The Great Toy Change Over

This week my two little girls were at my Mom and Dad’s house – which as we all know is an amazing blessing. With the free time I had, I did what I have come to call the “Great Toy Change Over” or “Switch-out” or “Flip-Flop” … well I guess I don’t really have one specific name for it, but you get the idea of what the job entails.

The “Great Toy Change Over/Switch-out/Flip-Flop” consists of me going in to my kids rooms (usually twice a year), pulling everything out from under all the beds, dumping out all the boxes of toys, looking under all those places in which various Barbie apparel, pretend food items, writing utensils, and the like, seem drawn to, and sorting through the mountain.

As I sort every item goes in one of five categories:

  • Trash
  • Garage sale
  • Give to school teachers for treasure box toys (which mainly means I am just returning all the kid’s meal toys my children brought home in the past year from their class treasure boxes) Side note: I always give these items to a teacher other than my child’s because I don’t want them back. I’d much rather have someone else’s 25¢ toys.
  • Toys to keep in the room
  • Toys to put away for a few months

The last category is the one I want to expound on. I’d read and heard from friends that cycling toys is a great idea. Not until it became a necessity (4 kids in 2 small rooms), did I really put this into practice, but let me tell you: It is a BRILLIANT concept.  You take toys that your kids are not interested in and haven’t played with in quite sometime, then you put them away for a while, and then voila – you are like the toy fairy bringing in new plunder from an enchanted land (a.k.a. – the garage).

So for us, because our volume of people and things continue to increase, I rotate out just about everything in their rooms. So my kids get all “new” books, babies/accessories, blocks, cars, dress-up clothes, etc.  I even rotate out similar things or sets.  For example, I will replace a box filled with horses and horse items, during the “Great Toy blah blah blah,” with a varied assortment of dogs and dog items; all Legos are replaced by Lincoln Logs, …

I also do this, within my house, for baby/toddler toys.  I move toddler toys to a new location/shelf or into the toy box for a time.

So I encourage you to experiment with this concept.  You may want to start small or go big from the get go, but I think you will love how much you and your kids enjoy new items of interest.  This is also a great idea to do after Christmas, when they have so many new toys that you can sneak a few away and they don’t even realize it or you just want to put old toys away for a bit to make room for the new.

So after many hours of hard work, sorting, and trashing I wanted to share some of my favorite moments with you (I figured out how to put pictures on my computer!!!!)

The beginning – It got way messier than this



Boring picture – but proof that there was actually not one thing under Mason’ bed – a reason for me to celebrate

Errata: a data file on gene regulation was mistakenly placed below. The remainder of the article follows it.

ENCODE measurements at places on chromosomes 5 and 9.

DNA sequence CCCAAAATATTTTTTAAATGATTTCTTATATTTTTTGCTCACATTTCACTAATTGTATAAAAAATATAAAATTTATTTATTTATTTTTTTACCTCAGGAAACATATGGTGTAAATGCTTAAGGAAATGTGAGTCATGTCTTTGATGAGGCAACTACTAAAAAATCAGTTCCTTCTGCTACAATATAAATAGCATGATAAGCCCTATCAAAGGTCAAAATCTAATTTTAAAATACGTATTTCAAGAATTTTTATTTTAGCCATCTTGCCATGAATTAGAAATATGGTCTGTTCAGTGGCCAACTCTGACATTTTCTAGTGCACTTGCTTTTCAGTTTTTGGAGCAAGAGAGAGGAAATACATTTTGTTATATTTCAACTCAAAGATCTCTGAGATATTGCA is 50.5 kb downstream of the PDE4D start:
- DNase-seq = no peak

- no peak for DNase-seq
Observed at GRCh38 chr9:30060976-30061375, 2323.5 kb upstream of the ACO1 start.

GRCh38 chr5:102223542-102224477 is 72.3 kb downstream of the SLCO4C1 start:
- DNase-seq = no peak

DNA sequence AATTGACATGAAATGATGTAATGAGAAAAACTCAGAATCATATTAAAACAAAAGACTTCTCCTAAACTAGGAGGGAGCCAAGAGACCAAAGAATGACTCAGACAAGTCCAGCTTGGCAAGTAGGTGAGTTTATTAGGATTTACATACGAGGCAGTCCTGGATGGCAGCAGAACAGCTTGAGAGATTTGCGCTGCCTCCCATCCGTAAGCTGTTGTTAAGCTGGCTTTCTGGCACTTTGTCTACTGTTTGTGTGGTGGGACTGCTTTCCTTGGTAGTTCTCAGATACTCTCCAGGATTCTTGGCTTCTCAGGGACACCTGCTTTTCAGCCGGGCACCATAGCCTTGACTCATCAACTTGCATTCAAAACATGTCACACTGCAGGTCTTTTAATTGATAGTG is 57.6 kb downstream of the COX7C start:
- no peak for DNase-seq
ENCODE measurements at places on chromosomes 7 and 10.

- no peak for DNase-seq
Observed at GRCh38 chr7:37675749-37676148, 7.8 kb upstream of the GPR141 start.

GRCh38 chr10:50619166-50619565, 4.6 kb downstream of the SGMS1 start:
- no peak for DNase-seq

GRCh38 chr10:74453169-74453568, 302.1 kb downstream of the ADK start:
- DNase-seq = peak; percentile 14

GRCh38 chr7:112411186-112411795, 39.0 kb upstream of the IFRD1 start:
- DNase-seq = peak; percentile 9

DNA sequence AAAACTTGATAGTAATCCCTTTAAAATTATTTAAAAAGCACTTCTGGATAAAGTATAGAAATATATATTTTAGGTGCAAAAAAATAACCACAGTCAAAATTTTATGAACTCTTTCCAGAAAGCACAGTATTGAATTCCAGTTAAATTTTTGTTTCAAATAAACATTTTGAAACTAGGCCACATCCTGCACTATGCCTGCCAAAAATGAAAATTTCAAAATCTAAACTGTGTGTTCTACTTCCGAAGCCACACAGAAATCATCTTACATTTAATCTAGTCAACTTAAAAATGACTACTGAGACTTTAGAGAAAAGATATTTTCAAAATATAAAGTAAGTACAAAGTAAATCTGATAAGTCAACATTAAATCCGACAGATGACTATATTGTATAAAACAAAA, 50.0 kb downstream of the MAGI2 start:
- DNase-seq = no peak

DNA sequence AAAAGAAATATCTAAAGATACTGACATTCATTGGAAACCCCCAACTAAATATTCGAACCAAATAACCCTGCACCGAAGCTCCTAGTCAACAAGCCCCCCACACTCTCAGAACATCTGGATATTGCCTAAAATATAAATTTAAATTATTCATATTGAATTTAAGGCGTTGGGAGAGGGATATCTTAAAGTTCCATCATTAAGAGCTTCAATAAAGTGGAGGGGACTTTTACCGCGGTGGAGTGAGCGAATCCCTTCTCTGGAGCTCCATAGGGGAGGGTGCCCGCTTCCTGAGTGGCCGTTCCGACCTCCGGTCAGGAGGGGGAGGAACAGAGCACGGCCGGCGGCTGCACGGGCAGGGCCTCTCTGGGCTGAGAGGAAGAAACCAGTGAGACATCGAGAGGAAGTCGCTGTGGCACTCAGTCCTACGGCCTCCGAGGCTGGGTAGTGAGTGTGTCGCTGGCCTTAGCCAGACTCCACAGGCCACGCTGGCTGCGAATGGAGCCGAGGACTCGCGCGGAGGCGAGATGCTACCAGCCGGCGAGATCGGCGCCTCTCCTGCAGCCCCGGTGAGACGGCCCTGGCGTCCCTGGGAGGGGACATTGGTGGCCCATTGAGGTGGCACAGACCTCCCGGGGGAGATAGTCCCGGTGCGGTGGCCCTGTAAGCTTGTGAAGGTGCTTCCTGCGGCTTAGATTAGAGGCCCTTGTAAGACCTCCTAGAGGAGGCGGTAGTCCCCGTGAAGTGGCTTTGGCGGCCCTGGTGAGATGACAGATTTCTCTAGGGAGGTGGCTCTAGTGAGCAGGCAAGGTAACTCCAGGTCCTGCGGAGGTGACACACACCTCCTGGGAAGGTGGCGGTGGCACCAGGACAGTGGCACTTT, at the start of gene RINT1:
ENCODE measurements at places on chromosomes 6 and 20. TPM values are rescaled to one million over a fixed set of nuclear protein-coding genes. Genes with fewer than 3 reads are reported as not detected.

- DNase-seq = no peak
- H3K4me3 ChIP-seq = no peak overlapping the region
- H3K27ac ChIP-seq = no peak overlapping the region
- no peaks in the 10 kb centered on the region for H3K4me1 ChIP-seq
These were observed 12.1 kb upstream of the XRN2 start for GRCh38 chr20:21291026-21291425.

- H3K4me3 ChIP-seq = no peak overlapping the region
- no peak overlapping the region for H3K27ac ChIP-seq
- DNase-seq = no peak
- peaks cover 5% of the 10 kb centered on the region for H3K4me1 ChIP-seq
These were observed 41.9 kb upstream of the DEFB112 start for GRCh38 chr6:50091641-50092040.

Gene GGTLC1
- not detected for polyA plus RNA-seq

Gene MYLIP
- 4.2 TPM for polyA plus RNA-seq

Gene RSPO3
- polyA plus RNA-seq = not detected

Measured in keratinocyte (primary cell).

My favorite find (beside discovering Emerson’s back-up blanket). I always can’t believe these survive the vacuum cleaner. Each time I find a teeny weapon, I’m compelled to make tiny shoot noises! I’m so thankful to enjoy a boy and his GI Joes.

The dice is for reference


The aftermath of a teeny-tiny war


A glorious reward for my labor. Nothing more appealing to a book-lover than an organized book-shelf.

Happy Organizing!

Hate It? Time It.

A  huge part of parenting is balancing the house work that is included in the raising-kids-package. (I looked for the parenting combo on the menu that did not come with house work, they said they were all out!)

This tip is one I’ve been reminding myself of all week.  It is compliments of Jeanne Thompson: if you have a reoccurring household task that you don’t love to do, time it.  See how long it actually takes. I bet you will find it takes way less time than you think. What I’ve found is that I’m quicker in getting the task done once I realize how little time the it actually takes.

My problem is that I avoid these tasks over and over (I think they call that procrastination).  Then the snowball effect has begun. 

For me, one of these chores is unloading the dishwasher.  I will put it off and put it off until the sink is full, supper dishes are being added to the pile, bedtimes are looming, I’m worn out and I’m losing it because my kitchen is a wreck!

Now, this minor melt-down (or not so minor sometimes – eek) could have been prevented if I would have done this small task earlier.  So, I timed myself the other day.  To unload, put in breakfast dishes and return the kitchen to “clean” status, was a whopping 9 minutes and 35 seconds.  Seriously, in my mind, I thought it was easily 20 minutes.  Well, there goes my excuse –  it’s asking his friend, Procrasitnation, to leave my house for a bit;  oh, they decided to put it off for a while!

So now it’s your turn.  What is a household task that you don’t love doing and how long does it actually take to do it?

Parenting Categories